A recent study conducted by the Mozilla Foundation has revealed that cars, despite being overlooked, are a major privacy concern and the most egregious violators in this regard. The study examined 25 car brands and discovered that each one of them collected excessive personal information from users. Furthermore, a staggering 84 percent of these brands sold the collected data. To compound the issue, a significant 92 percent of car brands offered users minimal control over their own data, preventing them from deleting it from the company server if desired.
The Mozilla Foundation, the company behind the open-source Firefox web browser, has released several reports in the “Privacy not included” series that highlight privacy issues in various categories of products and services. For this series, it selected 25 brands, including Mercedes-Benz, Cadillac, Audi, Ford, Volkswagen, Toyota, Hyundai, Fiat, Nissan and others.
In its report, the Mozilla Foundation began by calling modern cars a “privacy nightmare” and added, “All 25 car brands we studied earned the *Privacy Not Included warning label, making cars the official worst privacy product we’ve ever rated.”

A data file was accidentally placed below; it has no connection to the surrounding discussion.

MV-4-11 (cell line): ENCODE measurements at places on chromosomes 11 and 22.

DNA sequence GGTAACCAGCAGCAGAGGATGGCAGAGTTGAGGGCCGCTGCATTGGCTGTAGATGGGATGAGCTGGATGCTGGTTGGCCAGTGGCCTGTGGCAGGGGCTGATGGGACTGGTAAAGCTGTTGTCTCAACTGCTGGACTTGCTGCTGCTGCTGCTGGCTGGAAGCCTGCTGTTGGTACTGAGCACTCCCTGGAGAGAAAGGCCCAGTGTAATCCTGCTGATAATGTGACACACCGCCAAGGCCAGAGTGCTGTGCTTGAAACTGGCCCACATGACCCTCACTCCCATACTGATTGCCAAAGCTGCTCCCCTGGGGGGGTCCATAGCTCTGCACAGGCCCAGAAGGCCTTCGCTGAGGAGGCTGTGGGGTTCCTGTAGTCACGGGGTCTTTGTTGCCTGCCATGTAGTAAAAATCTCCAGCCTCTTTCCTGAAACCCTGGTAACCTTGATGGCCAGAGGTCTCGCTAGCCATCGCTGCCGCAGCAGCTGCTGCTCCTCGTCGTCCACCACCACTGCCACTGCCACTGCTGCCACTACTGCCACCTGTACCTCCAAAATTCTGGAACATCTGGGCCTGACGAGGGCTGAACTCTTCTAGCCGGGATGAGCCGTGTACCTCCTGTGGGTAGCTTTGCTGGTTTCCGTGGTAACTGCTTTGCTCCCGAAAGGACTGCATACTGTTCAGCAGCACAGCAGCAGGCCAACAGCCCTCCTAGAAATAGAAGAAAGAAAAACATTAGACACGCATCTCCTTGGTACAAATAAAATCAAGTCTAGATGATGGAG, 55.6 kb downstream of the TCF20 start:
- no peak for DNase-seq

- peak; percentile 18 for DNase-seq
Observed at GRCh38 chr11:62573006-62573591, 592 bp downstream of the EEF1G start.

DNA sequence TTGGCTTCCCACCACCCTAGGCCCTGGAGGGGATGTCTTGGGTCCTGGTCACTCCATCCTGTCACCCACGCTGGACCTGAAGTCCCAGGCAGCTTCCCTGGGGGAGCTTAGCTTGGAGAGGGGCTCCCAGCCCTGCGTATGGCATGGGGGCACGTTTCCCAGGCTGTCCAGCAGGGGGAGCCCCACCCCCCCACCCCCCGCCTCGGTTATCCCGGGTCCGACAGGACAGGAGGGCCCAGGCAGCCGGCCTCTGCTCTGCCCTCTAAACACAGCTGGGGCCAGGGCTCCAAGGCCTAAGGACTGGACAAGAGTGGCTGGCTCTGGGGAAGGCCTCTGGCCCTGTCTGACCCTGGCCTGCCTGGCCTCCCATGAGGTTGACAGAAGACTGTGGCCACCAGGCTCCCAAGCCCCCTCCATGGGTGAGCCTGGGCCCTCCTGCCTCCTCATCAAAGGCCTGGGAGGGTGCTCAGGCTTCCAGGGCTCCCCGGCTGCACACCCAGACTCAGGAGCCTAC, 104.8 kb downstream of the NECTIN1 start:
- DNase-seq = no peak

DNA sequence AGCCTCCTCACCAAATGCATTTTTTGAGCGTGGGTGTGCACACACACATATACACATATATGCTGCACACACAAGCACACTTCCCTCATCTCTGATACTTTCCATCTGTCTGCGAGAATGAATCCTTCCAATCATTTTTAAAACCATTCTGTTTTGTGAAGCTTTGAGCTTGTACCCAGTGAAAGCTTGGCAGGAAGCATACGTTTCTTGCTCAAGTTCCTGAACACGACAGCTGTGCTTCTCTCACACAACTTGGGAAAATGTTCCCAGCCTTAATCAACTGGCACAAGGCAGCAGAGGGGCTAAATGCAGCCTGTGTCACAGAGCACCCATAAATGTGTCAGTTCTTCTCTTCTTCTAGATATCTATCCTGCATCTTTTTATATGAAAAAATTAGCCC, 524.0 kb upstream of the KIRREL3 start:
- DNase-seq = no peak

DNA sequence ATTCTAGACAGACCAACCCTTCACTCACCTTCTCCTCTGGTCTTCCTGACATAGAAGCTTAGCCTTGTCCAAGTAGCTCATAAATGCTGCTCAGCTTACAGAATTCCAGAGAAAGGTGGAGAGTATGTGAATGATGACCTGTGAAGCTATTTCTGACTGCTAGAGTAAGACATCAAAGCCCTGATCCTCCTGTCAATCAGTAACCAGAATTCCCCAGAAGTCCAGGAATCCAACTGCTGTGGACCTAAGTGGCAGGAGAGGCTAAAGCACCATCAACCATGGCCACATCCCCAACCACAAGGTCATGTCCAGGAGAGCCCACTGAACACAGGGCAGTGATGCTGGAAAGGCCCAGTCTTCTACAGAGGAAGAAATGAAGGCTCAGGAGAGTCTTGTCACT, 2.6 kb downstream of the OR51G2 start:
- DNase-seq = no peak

Privacy is a concern in modern cars
The report highlights that they all collect different touch points by combining more information than necessary. It stated: “They may collect personal information about how you interact with your car, the connected services you use in your car, the in-car app (which provides a gateway to your phone data), and may collect even more information about you from third-party sources such as Sirius XM or Google Maps “.
Shockingly, it even collects information about users’ sex life (both Nissan and Kia were found to have collected information about this), where the user drives, the songs played in the car, and more. The report states that companies use this information to invent even more data through “inferences” about the user, such as intelligence, abilities and interests.
The report also noted that 84 percent of brands reviewed were found to be sharing users’ personal data with service providers, data brokers and other companies with little or no data. 76 percent of them say they can sell user data.
Finally, 92 percent of brands, or all but two brands, Renault and Dacia, do not allow drivers to remove their personal data from the servers if they so choose.